Today’s recreational kayak, by contrast, helps to enforce a divide between the natural and the artificial, between wildness and the built environment. Whether paddling across a quiet pond, challenging wind and tide on the open sea, or surfing a standing wave in Class IV rapids, we latter-day paddlers arrive on the scene as escapees, shifted out of our workaday modes and relations into the betwixt-and-between of recreational wildness. Spending time in fragile estuaries or wild rivers can kindle concern for their preservation, of course—but it also relegates them to the other, to the fenced-off, the put-away and preserved. Thinking of watery nature as a remote destination, we miss the wild textures interlacing our everyday worlds—including the waterways and shorelines, often poisoned and neglected, that interlace the built environment.


I found all the mingled gifts and secrets of the kayak in play during a recent day of paddling on Plum Island Sound. On the rising tide, my wife and I left the Parker River boat launch and turned toward Newburyport and the Merrimack River. Behind the crenellations of the marsh grass, plovers and sandpipers started nervously, guarding our passage. Paddling into the Merrimack’s tidal basin, we caught sight of a row of proud Newburyport homes across the wind-raked channel and the dry, ragged nap of the marsh; astern, the windmills of Ipswich turned over the soft hills. Ahead, a low island rose—a subtle, estuarine insularity with an indistinct marsh-grass shoreline. As we paddled along its perimeter, the stridulation of crickets amidst the grass rendered an acoustic map of the island nearly firm enough to land our boats upon. My paddle brushed the sparse vegetal fringe as we hugged the leeward shore to take advantage of what shelter the rising, rustling grass could spare. Our two kayaks stitched their way across the harbor’s corduroy of wind and current, the thread-holes made by our paddle blades dissolving astern.

The kind of boat we paddled that day extrudes all the paradoxes of modern materials science: lightweight strength, unmakeable mass-producibility, long-lasting irreparability. It’s a consumer product conveniently placed at the end of a supply chain commanding dizzying energies and material displacements. To look at a modern recreational kayak honestly, one needs to see not only the retractable skeg and sealed bulkhead compartments, but also the automobile, the gas station, the refining plant, the gas flares, the surfaces of tundra and tar sands—lands like those trod upon by Nanook and his family—blistered and churned to mud.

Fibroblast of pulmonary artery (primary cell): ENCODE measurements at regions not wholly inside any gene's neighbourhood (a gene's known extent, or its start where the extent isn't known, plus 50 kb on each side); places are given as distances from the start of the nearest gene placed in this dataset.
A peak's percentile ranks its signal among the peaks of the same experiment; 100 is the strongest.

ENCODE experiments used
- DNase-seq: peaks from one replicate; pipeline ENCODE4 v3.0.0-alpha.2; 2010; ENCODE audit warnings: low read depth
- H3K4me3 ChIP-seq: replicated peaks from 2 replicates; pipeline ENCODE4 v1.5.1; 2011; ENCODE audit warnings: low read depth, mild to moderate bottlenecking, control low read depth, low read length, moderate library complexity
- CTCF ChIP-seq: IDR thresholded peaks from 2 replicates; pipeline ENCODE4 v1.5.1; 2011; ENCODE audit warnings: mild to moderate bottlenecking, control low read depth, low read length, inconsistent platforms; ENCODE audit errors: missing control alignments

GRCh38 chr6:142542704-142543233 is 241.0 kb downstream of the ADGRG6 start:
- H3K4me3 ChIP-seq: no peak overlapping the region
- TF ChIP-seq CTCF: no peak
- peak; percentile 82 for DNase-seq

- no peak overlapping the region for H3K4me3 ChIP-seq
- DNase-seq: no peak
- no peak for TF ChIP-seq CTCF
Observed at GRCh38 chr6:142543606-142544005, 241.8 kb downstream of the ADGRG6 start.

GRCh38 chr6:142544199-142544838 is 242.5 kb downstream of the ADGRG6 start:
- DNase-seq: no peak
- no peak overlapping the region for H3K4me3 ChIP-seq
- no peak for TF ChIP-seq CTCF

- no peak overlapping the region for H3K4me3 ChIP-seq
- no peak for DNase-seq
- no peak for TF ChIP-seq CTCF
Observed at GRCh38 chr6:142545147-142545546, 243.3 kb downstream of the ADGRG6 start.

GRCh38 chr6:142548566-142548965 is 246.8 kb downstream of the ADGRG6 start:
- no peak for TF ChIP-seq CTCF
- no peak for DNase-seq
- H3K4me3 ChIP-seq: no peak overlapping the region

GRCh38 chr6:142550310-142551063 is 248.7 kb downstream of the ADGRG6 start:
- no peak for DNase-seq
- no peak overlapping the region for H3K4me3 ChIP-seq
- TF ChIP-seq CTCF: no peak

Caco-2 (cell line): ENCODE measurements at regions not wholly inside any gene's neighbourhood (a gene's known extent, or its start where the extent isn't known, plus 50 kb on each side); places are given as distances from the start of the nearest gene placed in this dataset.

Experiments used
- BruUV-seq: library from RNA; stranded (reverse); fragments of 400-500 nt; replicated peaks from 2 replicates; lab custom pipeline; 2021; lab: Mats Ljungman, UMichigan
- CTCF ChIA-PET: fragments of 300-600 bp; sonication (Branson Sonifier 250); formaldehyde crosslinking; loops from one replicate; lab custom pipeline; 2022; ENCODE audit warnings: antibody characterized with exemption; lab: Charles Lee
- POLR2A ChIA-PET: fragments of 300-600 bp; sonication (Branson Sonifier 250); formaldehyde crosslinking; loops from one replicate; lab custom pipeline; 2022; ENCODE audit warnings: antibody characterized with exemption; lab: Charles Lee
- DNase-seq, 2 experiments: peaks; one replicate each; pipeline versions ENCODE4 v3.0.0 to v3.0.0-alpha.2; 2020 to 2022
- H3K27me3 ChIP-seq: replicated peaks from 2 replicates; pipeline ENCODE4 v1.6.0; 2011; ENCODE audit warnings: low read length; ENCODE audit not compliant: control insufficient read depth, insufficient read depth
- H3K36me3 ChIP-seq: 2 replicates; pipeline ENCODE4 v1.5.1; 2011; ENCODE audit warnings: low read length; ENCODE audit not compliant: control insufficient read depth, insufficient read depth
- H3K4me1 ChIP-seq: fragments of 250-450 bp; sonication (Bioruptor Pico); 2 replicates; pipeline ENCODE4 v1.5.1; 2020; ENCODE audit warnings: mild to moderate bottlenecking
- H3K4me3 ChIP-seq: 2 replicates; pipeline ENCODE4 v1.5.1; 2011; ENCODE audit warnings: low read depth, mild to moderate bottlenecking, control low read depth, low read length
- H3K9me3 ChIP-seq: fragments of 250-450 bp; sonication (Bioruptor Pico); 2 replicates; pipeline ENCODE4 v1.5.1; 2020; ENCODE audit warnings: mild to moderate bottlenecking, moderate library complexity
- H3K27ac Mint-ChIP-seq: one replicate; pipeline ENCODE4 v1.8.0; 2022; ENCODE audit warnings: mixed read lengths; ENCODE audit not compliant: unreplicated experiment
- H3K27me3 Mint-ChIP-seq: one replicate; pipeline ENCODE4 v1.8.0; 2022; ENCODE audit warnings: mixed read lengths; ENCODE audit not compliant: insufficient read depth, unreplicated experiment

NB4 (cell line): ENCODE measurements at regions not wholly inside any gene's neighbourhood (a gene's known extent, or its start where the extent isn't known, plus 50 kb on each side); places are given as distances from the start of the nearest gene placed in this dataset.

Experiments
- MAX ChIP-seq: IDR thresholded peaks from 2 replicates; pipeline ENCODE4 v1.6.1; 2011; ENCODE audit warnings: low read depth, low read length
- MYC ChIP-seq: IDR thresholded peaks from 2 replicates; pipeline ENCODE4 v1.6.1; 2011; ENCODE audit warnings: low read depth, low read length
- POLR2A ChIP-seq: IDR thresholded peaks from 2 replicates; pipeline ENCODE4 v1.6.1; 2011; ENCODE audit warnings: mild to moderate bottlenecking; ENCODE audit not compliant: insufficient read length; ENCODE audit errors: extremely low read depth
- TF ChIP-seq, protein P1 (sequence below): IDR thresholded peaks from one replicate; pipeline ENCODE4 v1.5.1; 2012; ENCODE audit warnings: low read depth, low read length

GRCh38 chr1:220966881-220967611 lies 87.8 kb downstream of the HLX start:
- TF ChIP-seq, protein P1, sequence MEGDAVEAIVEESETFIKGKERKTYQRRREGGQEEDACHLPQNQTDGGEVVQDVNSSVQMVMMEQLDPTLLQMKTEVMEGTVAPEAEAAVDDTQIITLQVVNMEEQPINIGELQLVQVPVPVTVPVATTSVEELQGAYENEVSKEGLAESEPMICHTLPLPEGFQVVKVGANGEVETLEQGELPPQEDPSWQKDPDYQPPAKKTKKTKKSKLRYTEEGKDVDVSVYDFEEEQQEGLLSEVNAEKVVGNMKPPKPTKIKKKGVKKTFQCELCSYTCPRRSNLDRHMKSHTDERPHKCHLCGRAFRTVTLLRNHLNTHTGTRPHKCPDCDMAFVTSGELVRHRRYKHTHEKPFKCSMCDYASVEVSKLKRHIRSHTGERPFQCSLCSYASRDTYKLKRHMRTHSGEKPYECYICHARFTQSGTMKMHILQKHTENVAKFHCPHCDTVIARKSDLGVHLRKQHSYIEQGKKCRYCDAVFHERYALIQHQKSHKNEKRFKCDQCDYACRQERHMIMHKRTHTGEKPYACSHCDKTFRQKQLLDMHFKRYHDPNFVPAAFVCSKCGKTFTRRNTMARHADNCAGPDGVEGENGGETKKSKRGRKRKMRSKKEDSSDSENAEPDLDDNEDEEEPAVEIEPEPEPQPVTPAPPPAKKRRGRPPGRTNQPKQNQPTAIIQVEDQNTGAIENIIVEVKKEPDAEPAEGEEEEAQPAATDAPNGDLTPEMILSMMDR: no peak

By contrast, a recent kayak design seems like a reprise of the Inuit boat. The Oru Kayak, a folding boat developed by a Bay Area startup, is inspired by origami, made of polyethylene, the rigidity of which allows less material to be used (the Oru weighs twenty-five pounds, ten pounds lighter than a standard consumer-grade kayak). But that’s not what reminds me of Nanook. Crucially, the kayak folds down to a parcel the size of an artist’s portfolio. It’s a boat than can be taken on the subway, snapped together on the dock, and paddled into an urban waterway. In a city like Boston, you could even use the Oru kayak—or something like it—for commuting. I don’t think I can fit my entire family inside, but it does suggest the possibility of a gentler kind of paddling—a pastime knit into twenty-first century nature, one that could sustain our attention to the fragile worlds in which we paddle.

Matthew Battles is the author of Library: An Unquiet History and The Sovereignties of Invention, a collection of short stories. He’s a fellow at Harvard’s Berkman Center for Internet and Society; follow him on Twitter at @MatthewBattles.